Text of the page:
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Necessary as Blood by Deborah Crombie
Review by Cathy Green
William Morrow Hardcover  ISBN/ITEM#: 9780061287534
Date: 01 October 2009 List Price $24.99 Amazon US / Amazon UK / Show Official Info /

Duncan Kincaid and Gemma James are back in Necessary As Blood, the latest novel in the series from Deborah Crombie. Because Duncan and Gemma openly are in a relationship, they no longer work together as a team and have combined their households by this point in the series. This means that there has to be a good reason, such as overlapping jurisdictions or related cases, for them to act together in their professional capacities.

In Necessary As Blood, Crombie solves this problem by having the murder case assigned to Duncan Kincaid and his team at Scotland Yard but with Gemma James being involved at the start due to her friends Tim and Hazel Cavendish knowing the murder victim. The novel opens with fabric artist Sandra Malik working on a new piece and taking her daughter Charlotte out for a walk through an East End market on their way to meet Naz, Sandra's husband and Charlotte's father, for lunch. Sandra leaves Charlotte with a friend to meet someone, promising to be back soon, and disappears.

Several months later, when Tim Cavendish is unable to reach Naz, who is very late picking up his daughter from the babysitter, he calls Gemma for help. Later, Naz turns up dead. While Detective Inspector Weller, who also investigated Sandra's disappearance, assumes that it must be suicide as a result of what happened to Sandra; but the medical examiner insists that it was murder. Gemma is at the scene as a courtesy, having been notified by DI Weller, after having contacted him about Naz's disappearance. Weller becomes worried that he missed something important in his earlier investigation of Sandra's disappearance and calls in the Yard. Duncan Kincaid and his team are assigned the case.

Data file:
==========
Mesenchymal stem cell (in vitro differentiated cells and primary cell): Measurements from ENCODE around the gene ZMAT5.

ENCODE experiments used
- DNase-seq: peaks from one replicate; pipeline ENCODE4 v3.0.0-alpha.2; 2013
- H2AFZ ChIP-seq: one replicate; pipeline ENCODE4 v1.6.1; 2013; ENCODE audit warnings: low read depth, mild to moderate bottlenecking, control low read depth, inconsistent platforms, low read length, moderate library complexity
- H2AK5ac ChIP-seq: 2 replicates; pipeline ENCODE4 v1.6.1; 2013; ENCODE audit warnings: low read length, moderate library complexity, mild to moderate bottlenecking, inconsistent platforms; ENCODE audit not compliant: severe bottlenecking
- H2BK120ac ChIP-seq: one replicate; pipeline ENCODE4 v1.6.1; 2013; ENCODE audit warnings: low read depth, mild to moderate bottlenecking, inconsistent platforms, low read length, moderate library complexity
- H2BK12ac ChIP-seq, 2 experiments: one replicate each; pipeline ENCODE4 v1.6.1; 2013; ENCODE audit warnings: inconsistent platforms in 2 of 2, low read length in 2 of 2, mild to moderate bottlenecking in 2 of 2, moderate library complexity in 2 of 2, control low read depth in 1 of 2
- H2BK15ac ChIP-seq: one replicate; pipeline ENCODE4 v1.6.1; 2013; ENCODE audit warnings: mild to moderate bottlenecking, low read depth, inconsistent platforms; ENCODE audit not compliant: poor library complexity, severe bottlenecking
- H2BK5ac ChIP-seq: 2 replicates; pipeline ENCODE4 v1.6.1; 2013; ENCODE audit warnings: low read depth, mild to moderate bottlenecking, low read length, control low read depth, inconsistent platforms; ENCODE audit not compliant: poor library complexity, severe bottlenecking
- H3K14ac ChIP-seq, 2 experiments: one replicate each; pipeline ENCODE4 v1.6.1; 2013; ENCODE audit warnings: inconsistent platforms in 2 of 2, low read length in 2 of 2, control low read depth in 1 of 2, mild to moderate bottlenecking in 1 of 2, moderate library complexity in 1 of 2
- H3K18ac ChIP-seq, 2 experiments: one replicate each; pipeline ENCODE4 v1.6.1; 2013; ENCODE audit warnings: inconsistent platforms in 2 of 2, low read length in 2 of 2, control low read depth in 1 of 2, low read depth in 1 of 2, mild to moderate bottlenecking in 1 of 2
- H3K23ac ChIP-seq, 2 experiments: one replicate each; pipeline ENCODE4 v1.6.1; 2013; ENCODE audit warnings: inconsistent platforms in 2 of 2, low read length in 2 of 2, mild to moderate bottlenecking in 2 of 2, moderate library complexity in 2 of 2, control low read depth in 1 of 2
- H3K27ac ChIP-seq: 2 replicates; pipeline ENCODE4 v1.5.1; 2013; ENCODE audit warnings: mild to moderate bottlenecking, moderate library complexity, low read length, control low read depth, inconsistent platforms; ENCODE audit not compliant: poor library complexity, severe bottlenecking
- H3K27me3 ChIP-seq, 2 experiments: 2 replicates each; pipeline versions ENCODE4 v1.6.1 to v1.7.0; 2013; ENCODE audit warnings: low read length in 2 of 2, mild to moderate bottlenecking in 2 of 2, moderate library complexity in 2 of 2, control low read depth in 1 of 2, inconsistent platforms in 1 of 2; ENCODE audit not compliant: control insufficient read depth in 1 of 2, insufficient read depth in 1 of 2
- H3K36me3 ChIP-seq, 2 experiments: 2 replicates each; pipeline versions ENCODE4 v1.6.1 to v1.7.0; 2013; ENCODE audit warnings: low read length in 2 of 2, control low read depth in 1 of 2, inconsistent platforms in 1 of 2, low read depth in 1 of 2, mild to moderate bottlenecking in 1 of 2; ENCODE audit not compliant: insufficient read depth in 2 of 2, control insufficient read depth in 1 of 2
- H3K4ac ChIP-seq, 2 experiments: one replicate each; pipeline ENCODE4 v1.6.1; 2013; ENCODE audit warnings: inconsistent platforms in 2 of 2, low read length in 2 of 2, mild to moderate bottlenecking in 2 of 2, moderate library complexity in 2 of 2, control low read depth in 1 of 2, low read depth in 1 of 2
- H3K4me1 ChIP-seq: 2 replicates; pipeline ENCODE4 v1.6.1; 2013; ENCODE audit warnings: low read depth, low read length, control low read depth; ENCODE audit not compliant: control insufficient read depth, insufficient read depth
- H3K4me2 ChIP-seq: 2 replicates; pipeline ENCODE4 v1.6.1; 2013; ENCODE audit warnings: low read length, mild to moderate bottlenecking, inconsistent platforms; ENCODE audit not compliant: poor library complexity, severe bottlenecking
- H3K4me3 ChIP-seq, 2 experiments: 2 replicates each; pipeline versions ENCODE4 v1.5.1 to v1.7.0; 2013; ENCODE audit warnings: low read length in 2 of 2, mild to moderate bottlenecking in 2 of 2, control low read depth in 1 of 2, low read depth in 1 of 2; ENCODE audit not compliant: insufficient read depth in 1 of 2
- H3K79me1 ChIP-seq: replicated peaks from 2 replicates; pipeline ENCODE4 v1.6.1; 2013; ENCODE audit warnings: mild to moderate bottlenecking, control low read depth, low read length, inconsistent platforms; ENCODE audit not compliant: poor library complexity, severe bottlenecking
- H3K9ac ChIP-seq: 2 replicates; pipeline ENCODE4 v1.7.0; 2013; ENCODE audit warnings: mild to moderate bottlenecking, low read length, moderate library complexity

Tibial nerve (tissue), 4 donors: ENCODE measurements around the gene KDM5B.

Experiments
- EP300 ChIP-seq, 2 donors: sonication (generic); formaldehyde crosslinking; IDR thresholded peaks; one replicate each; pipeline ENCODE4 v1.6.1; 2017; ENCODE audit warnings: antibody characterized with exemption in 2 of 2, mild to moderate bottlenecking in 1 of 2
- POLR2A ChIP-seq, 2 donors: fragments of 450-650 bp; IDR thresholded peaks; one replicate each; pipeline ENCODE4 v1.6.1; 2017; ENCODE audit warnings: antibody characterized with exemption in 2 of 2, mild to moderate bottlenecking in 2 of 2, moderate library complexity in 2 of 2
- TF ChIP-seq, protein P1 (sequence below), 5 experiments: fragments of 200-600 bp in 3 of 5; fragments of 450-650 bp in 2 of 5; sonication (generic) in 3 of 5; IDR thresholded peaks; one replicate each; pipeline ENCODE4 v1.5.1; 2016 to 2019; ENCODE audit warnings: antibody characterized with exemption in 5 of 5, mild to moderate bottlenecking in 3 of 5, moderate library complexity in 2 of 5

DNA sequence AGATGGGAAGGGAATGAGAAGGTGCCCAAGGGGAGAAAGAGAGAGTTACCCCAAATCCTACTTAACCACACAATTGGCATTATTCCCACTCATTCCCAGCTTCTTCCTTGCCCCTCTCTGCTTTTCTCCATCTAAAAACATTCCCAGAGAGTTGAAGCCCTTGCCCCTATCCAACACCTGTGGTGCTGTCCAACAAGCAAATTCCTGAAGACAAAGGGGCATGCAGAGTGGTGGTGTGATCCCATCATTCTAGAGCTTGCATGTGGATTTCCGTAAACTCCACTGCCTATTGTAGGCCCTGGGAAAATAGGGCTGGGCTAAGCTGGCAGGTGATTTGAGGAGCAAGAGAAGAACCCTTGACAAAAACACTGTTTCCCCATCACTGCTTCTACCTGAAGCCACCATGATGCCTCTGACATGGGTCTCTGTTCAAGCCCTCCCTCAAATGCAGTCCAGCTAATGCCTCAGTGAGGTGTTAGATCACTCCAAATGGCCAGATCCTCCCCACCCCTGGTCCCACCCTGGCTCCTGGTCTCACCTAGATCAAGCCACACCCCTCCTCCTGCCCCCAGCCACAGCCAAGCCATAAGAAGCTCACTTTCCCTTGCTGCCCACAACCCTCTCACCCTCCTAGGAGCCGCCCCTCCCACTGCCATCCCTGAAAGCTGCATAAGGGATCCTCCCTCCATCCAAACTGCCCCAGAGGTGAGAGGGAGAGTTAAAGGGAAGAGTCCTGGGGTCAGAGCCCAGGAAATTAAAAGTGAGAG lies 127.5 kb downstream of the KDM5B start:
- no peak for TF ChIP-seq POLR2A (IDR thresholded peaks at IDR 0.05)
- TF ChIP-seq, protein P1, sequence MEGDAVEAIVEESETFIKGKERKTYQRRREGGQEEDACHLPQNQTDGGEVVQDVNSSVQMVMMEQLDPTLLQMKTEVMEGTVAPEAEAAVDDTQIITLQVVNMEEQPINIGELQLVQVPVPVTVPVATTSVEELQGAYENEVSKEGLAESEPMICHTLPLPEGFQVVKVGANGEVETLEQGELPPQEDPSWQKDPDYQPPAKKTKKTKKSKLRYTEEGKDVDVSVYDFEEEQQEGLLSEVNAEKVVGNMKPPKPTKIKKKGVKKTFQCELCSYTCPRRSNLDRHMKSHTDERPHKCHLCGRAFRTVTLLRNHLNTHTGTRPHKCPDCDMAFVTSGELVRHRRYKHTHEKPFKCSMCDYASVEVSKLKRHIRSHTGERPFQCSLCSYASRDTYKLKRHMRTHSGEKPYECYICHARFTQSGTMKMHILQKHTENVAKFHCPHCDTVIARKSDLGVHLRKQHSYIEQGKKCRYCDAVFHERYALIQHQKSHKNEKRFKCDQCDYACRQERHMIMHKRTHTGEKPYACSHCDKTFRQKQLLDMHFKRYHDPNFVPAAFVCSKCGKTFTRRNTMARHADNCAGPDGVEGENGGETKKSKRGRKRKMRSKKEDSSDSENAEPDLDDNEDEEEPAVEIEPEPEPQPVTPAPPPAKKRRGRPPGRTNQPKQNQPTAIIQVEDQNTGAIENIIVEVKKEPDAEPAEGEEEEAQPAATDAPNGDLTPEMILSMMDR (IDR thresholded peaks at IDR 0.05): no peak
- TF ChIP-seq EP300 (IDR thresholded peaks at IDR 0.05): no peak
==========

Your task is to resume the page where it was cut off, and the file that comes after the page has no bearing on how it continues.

In addition to the standard police procedural aspects of the investigation, Crombie also spends a significant portion of the novel on Duncan and Gemma's home life, their blended family, and her relatives. The disintegrating marriage of Gemma's friends receives substantial attention as well. The break-up of the Cavendish marriage is relevant to the plot because everything Tim tells Gemma and Duncan about Naz and Sandra's marriage, especially his insistence that that Naz could never hurt Sandra, must be viewed through the lens of his possible idealization of the Maliks' marriage as a response to the unexpected and rancorous disintegration of his own.

As part of his investigation into Naz's murder, Duncan reopens the investigation into Sandra's disappearance, at which point things get very complicated and, as Duncan puts it, they "seem to be accumulating missing persons at an alarming rate." Ultimately, all the crimes are solved and certain issues between Duncan and Gemma are resolved as well. As usual, Crombie neatly wraps up all her plot threads in a satisfying whole. Necessary As Blood is part of an ongoing series of thirteen books so far. The murder mystery stands completely on its own. A new reader or a lapsed reader coming back to the series might find it a bit difficult to follow everything going on in Duncan and Gemma's personal lives. By way of example, I seem to have missed the two novels immediately preceding this one and therefore had several "was I supposed to know about that?" moments involving Gemma and her mother. Fortunately, Crombie gives enough background information to allow the new or returning reader to get up to date quickly. The information about Gemma was particularly important because her having had a miscarriage explains in part why she becomes so caught up in the issue of who gets custody of Charlotte Malik. This was an engrossing novel.

I read it on the train from DC to NYC; I started reading in Baltimore and became so caught up in the plot that I did not notice the interim stops until the train reached Trenton. Fortunately, I was going to the end of the line, but I was a little disconcerted to realize that I'd become so absorbed in the book that I had missed two entire states. Highly recommended.

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